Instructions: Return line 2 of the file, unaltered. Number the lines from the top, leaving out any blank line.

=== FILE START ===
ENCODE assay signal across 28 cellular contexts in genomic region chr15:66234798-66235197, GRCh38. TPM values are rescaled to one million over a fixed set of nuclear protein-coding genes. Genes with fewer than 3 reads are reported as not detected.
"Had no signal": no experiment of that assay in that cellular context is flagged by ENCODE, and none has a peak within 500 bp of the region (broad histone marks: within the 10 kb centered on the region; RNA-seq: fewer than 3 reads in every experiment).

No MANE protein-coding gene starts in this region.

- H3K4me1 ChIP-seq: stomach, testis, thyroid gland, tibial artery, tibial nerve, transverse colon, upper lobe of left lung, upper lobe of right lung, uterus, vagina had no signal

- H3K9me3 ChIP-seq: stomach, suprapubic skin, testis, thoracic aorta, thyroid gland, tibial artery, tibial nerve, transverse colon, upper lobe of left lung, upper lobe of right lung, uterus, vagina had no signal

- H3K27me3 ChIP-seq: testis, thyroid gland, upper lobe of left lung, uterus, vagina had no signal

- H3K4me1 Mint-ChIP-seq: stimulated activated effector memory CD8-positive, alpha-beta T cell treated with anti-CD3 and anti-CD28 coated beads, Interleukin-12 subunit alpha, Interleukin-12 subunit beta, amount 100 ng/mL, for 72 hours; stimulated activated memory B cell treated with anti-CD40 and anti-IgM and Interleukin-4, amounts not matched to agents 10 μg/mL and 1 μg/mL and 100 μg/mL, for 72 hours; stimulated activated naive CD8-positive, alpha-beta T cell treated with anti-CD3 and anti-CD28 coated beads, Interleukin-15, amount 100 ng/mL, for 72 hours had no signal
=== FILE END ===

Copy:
"Had no signal": no experiment of that assay in that cellular context is flagged by ENCODE, and none has a peak within 500 bp of the region (broad histone marks: within the 10 kb centered on the region; RNA-seq: fewer than 3 reads in every experiment).